NEW YORK CITY (WABC) -- Eyewitness News found in its six-months-long investigation of the guardianship system in New York City that guardianship lawyers, law firms or people who deal with guardianship cases who donated to judges' election campaigns were awarded guardianship appointments by those same judges in subsequent years.
Eyewitness News used the state's public database of guardians to look up guardians or people involved in guardianship cases and compared their names to donations made to guardianship judges in New York City. The donations are listed on the New York State's Board of Elections public website.
For example, according to the databases, Judge Charles Troia on Staten Island received $17,091 in campaign donations in 2021 from 27 guardianship lawyers, guardianship law firms or people who serve as guardians and awarded those same people or law firms a total of 83 appointments in 2022.
In one instance, Troia received $500 from law firm Carasaniti & Andreo and subsequently awarded one of their attorneys Margaret Andreo nine guardianship appointments.
Eyewitness News contacted Carasaniti & Andreo to inquire if they believe the donation was a conflict of interest.
Before 7 On Your Side Investigative Reporter Kristin Thorne was even able to ask a question, a secretary at Carasaniti & Andreo hung up on her. Thorne called back again and left a message and then followed up with an email directly to Margaret Andreo. She did not get back to us.
According to the public databases, Judge Matthew Titone on Staten Island received $4,425 in campaign donations from 2018-2019 from nine guardianship lawyers, law firms or people involved in guardianship cases and subsequently awarded those same people or law firms a total of 11 appointments.
Queens judge Judge Wyatt Gibbons received $2,000 in campaign donations in 2019 from nine guardianship lawyers, law firms or people involved in guardianship cases and awarded those same people or law firms 22 appointments in 2022.
In 2021, Judge Rosemarie Montalbano in Brooklyn received $6,745 from six guardianship lawyers, law firms or people involved in guardianship cases and gave out 11 appointments to those same people or law firms in 2022.
For example, attorney Daniel Antonelli donated $500 to Judge Montalbano's election campaign and received four guardianship appointments in 2022.
Eyewitness News contacted Antonelli to ask him if he considered the donation a conflict of interest. He did not get back to us.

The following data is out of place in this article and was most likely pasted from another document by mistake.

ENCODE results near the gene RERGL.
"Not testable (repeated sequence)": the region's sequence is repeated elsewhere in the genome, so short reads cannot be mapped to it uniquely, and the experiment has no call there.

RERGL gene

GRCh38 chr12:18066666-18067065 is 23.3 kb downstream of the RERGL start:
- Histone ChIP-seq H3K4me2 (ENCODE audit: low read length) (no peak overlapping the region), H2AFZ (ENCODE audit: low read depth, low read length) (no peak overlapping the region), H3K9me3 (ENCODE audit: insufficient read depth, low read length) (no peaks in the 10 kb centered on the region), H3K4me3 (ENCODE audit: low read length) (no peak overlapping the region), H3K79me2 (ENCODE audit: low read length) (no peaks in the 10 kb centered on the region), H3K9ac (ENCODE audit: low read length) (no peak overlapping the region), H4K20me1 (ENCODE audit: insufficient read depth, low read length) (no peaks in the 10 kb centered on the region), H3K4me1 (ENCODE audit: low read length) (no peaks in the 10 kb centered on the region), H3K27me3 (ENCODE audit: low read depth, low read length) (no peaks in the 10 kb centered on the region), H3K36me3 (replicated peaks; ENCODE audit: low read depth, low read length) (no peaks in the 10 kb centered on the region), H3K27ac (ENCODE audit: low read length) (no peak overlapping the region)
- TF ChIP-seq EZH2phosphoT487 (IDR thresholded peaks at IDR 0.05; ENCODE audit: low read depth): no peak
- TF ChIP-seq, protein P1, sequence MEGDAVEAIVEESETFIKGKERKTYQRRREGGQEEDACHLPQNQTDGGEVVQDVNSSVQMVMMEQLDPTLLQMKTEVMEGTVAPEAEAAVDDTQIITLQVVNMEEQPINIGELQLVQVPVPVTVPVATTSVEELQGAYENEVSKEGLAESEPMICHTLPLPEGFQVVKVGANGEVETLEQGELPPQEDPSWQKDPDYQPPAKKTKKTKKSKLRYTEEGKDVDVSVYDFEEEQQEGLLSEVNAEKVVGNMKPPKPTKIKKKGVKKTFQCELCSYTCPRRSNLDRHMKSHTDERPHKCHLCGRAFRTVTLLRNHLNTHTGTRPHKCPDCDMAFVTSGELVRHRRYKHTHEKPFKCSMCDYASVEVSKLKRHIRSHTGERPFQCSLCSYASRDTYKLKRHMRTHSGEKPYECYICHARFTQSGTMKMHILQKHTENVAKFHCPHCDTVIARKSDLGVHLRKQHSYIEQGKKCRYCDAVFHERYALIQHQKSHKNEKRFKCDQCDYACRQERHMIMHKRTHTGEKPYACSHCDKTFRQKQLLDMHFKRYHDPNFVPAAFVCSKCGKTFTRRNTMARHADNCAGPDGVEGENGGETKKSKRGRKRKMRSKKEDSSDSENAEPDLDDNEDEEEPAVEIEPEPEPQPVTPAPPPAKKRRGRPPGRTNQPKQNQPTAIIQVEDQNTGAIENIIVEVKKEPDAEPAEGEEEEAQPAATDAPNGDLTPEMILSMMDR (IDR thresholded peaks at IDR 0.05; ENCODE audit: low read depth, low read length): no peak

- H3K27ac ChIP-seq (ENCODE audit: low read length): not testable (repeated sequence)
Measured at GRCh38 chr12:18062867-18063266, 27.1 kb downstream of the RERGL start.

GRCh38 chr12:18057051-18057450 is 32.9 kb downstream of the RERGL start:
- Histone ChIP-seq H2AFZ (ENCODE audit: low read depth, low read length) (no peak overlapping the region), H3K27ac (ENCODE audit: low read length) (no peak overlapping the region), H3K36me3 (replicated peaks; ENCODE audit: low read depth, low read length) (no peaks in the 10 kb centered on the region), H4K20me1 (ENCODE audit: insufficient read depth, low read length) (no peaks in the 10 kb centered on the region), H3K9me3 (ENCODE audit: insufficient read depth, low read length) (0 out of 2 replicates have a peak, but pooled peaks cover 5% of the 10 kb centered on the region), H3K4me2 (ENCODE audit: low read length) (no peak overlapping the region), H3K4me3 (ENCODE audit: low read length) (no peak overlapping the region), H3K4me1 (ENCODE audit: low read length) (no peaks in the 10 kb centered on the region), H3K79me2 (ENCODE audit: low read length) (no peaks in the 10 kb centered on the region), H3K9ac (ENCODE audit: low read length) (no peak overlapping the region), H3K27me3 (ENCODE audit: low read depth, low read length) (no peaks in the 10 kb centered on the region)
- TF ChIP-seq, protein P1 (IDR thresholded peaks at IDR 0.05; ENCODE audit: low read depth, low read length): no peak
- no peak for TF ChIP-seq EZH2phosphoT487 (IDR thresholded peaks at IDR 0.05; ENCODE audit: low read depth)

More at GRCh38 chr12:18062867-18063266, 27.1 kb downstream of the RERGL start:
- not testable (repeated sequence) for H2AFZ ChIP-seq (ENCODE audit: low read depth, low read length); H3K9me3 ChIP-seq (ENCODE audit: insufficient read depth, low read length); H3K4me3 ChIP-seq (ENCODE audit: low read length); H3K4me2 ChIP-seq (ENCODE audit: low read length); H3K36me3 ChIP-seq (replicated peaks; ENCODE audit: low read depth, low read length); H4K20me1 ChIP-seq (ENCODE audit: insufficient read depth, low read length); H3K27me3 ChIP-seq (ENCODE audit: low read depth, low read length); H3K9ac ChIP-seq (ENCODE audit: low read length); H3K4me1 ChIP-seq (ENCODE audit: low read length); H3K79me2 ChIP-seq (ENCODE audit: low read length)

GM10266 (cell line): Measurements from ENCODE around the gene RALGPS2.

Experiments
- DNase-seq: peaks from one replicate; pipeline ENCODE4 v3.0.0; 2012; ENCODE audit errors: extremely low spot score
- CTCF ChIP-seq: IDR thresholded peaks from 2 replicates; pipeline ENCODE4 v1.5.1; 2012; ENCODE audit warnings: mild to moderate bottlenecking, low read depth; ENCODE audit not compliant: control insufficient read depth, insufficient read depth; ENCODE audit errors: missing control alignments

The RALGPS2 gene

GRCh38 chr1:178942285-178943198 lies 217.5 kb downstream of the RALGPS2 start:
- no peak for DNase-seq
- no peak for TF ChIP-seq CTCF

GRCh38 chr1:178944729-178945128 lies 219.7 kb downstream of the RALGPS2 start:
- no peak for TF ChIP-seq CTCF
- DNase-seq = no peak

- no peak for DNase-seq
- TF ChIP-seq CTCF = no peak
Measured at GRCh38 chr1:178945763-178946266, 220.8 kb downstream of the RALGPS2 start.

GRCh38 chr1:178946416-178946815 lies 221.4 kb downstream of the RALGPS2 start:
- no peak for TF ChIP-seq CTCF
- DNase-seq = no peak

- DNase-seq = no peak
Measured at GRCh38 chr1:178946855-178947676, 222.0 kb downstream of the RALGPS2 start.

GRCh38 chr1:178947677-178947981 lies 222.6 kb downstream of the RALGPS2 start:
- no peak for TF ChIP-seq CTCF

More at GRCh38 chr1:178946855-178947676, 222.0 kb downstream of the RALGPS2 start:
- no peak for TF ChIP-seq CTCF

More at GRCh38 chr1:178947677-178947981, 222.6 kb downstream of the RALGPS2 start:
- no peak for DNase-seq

Manhattan judge Judge Lisa Sokoloff received $5,720 in campaign donations from 2019-2022 from 20 guardianship lawyers, law firms or people who deal in guardianship cases and awarded those same people or law firms 62 appointments in 2022.
One of the lawyers who donated to her was Paul Mederos. In 2022, he donated $1,000 to Sokoloff's election campaign. Sokoloff gave Mederos seven guardianship appointments in 2022.
Mederos told Eyewitness News the donation was not a conflict of interest. He said he has known Sokoloff for 29 years and has always supported her career.
"I'm very proud of her," he said.
Judge Lisa Ottley in Brooklyn received $1,300 in donations from three guardianship lawyers in 2018 and each of those lawyers received appointments in 2022 totaling 10 appointments.
One of the donations came from lawyer Michael Benjamin who Ottley later appointed as the broker for the sale of a townhouse in Cobble Hill. The owner of the home was under a guardianship. Benjamin netted $210,000 in the $3.5 million sale of the home.
Benjamin and a spokesperson for the New York Court system told Eyewitness News the donation was not a conflict of interest.
Eyewitness News investigative reporter Kristin Thorne first started looking into the donations while researching Ottley's assignment of Benjamin to a guardianship case. She found Benjamin had donated $500 to Ottley's election campaign three years prior.
When Thorne contacted a spokesperson for the New York Court system about Benjamin's donation to Ottley and if the court believed it constituted a conflict of interest, Lucian Chalfen, a spokesperson for the court system replied, " Judges do not know what attorneys, lay persons, any individual for that matter may or may not have contributed to their campaign. Appointments are based on performance and availability."
However, if Eyewitness News was able to find who contributed to judges' campaigns, judges can as well.
When Eyewitness News sent the information we had gathered related to the six New York City guardianship judges and the donations they received from guardianship lawyers to Chalfen.
"It is incumbent on elected and appointed Judges to follow and comply with the rules governing judicial conduct," Chalfen said. "We hope and believe that they do, and if an instance of inappropriate conduct is brought to our attention, it can be referred to the proper authority for investigation."
Eyewitness News brought the donation data to New York State Senator Brad Hoylman (D-Manhattan), the chair of the senate's Judiciary Committee, who called the information "concerning."
"You can't draw a straight line between political donations and public policy - it's never that clear," he said. "But I will tell you this - it is concerning."
See the entire list of donations to New York City guardianship judges and the subsequent guardianship appointments that Eyewitness News uncovered.
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